Let’s start by having a look at the types of personalisation you may want to consider for implementation in your website, web application or online shop.
Content management solutions come under many labels—CMS, WEM, CEM/CXM or DXP are just a few of the acronyms that have been in use over the past years. A common denominator across all leading platforms nowadays is the inclusion of at least some type of rule-based personalisation and the differences are mostly in out of the box functionality, ease-of-use and flexibility. And to make that clear as well–the lack of at least some built-in and easily accessible kind of personalisation should be among your exclusion criteria when selecting a new platform.
The most basic of data that can be used to personalise your user experience is probably environment data. That is, any general (and often also anonymous) information you can gather from a user and their environment.
Acting based on a user’s date and timezone for sure is one of the simplest rules to implement. But who doesn’t appreciate a simple ‘good morning’ or offers automatically triggered on a particular weekday or bank holiday.
The IP address allows you to easily map users with their physical location and in succession also the pre-selection of a matching site/locale or special functionality. Imagine an offer for a special delivery promotion that differs by location—and don’t forget that what is appreciated by one user (free delivery) can be frustrating for another (delivery actually isn’t free in your region).
One of the more ingenious rule-based personalisation options I have seen is weather-based. When you are able to map the user with a more specific location you can also gather weather data for the region and react accordingly. It isn’t hard to understand why special bad weather promotions work—your own imagination is the limit here.
Domain Name and URL
It is sometimes desirable that the customer experience varies based on how the user accessed it. Put it in simple terms, your website can behave differently when accessed through a specific domain name (with different branding and presentation depending on which one is used). The same goes for accessing similar contents through different URLs which can trigger changes in content, presentation and behaviour. In that sense a product category may contain a personal style guide feature—or not—based on two different URLs for the same page—without the need to maintain multiple pages.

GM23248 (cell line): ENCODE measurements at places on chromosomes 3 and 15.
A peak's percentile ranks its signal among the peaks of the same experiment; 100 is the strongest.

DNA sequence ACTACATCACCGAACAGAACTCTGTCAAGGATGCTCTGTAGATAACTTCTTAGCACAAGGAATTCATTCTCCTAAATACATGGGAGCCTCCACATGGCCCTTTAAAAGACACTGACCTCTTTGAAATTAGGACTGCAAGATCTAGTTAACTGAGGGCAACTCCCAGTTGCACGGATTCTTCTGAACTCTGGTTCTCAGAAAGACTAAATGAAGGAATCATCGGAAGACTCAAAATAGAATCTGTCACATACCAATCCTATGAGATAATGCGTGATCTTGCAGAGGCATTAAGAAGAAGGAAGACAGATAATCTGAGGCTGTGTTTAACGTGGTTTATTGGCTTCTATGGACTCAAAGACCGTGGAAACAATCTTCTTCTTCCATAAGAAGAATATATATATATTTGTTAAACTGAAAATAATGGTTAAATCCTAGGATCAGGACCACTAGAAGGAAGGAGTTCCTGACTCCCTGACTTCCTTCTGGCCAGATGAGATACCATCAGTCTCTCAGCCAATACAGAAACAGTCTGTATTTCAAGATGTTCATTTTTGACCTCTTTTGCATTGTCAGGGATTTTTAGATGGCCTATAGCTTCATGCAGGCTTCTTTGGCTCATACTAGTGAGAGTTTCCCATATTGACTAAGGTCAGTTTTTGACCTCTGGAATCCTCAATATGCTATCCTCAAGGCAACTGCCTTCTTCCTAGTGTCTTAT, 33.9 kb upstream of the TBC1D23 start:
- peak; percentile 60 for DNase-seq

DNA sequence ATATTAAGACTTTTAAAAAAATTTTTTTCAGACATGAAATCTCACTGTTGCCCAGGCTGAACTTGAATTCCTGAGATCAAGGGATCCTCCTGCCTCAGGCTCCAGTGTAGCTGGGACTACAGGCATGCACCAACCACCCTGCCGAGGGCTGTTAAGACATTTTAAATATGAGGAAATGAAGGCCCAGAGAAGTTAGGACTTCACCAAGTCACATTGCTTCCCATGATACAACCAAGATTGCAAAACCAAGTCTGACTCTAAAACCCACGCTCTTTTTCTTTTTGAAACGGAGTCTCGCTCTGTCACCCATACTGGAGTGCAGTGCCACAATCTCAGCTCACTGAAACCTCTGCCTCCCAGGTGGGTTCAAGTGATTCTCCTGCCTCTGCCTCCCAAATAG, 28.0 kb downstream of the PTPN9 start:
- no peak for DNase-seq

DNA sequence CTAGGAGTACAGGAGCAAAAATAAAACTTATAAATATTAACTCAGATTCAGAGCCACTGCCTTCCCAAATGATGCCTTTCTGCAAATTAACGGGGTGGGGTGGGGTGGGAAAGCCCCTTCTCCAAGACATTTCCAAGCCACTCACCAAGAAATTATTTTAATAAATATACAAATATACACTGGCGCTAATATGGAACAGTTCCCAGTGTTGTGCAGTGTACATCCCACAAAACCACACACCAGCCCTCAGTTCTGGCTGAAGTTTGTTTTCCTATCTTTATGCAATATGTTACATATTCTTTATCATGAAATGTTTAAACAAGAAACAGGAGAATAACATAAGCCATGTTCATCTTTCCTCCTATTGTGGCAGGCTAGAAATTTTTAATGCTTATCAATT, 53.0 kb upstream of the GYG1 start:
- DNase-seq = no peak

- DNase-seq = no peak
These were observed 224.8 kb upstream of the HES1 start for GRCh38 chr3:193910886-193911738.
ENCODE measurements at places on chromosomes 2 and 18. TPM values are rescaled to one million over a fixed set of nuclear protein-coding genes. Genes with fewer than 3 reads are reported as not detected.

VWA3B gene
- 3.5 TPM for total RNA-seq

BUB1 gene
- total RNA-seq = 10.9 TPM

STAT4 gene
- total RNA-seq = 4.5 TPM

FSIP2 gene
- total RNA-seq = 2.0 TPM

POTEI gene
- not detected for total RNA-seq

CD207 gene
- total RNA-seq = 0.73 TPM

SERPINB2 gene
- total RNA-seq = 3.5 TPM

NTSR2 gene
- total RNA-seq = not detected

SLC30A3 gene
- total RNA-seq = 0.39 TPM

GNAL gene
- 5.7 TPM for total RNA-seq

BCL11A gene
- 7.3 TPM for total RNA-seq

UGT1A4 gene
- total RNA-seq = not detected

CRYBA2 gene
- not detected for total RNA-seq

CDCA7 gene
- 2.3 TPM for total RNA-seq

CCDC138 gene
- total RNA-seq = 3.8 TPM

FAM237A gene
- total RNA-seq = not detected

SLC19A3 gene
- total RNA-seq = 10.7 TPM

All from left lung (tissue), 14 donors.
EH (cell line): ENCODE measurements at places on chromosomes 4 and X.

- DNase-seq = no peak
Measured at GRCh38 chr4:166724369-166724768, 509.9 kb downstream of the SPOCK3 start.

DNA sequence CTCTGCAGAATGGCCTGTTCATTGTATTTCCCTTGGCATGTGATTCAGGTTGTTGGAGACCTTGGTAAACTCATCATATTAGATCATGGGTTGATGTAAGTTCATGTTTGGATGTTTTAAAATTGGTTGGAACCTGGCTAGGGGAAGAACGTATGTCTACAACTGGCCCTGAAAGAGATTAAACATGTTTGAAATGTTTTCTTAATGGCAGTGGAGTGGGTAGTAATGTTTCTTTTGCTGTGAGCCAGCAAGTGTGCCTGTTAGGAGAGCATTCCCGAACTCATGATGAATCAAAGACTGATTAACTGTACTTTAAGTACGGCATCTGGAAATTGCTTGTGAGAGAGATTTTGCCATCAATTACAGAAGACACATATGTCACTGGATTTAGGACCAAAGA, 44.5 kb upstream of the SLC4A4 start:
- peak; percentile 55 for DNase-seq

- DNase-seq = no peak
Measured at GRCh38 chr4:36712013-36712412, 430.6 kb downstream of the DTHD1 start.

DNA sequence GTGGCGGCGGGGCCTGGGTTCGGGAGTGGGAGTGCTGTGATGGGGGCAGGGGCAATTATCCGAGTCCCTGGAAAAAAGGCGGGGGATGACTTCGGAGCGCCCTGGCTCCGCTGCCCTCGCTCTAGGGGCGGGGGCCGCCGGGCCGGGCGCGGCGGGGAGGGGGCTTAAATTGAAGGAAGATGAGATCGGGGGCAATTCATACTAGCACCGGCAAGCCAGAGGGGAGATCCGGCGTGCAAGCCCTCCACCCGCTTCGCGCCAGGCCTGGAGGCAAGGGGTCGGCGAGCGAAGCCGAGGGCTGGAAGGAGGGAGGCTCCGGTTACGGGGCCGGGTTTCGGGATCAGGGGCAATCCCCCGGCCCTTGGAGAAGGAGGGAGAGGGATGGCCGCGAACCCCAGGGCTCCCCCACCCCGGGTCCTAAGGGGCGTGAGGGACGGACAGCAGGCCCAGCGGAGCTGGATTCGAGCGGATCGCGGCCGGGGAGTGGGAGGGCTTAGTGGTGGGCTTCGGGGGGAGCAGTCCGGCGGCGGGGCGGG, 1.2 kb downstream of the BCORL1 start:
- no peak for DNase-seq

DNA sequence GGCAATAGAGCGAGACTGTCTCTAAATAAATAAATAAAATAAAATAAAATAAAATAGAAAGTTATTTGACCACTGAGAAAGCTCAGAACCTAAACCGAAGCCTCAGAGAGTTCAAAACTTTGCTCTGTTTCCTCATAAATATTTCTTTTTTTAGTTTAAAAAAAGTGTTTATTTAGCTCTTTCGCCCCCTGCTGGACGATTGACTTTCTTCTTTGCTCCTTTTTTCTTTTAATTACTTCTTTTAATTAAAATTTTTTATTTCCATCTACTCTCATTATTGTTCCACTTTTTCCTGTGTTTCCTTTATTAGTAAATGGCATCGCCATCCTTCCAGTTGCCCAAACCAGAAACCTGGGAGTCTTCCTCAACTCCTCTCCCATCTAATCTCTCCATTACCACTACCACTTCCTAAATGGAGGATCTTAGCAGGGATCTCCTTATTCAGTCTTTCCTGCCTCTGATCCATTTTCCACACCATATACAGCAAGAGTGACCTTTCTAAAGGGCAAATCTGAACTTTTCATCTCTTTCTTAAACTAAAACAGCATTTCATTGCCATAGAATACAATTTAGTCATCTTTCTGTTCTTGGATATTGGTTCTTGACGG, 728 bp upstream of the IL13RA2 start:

Behavioural triggers are a more refined and a slightly harder to implement type of personalisation. They are usually still anonymous and based on relatively generic rules.
In case you have external links–be it from other web assets you own or from Google ads and similar kinds of external campaigns–you can use that information to show different information or even segment the user. Imagine that a user comes from a special campaign advertising a particular service or product category. As a visitor you would expect to see the campaign or related content promoted on the website you are visiting–in the simplest of cases with a special banner on the homepage of the website you are visiting.
Logged in/out User
Once you add login protection to at least some features of your online asset there will be some difference in user experience—from adapted navigation options to replacing entire blocks of functionality.
First Time or Return Customer/Visitor
You may want to treat a returning visitor (or customer in case you have that information) differently from a new visitor. In the simplest of examples you can show a ‘welcome back’ message or you can try to continue or extend an already started customer/buyer journey. Or in reverse you way want to present information targeted towards new users such as a beginner’s guide or an introduction to the advertised products or services.
I'm assuming you are familiar with the concept of retargeting—the same approach can be used on your own website. In case a visitor has spent a certain amount of time browsing a particular website area or product category it is probably safe to assume a genuine interest. So why not encourage them to close the deal (or get in contact) by showing special offers or a similar call to action related to that category when they browse back to the homepage or category landing page. These kinds of personalised calls to action are proven to substantially increase conversions. While all of the above may seem relatively simple to implement, personalisation that is easy to maintain and really pays off depends heavily on careful prior planning on a business level. I highly recommend you to first define who you are targeting, why and what you plan to achieve in the long run, before you start working on any kind of personalisation or you even think of moving on to more complex types of personalisation. Besides that it pays off to speak to your technical team to understand what environment and customer data may already bet at your disposal for immediate use.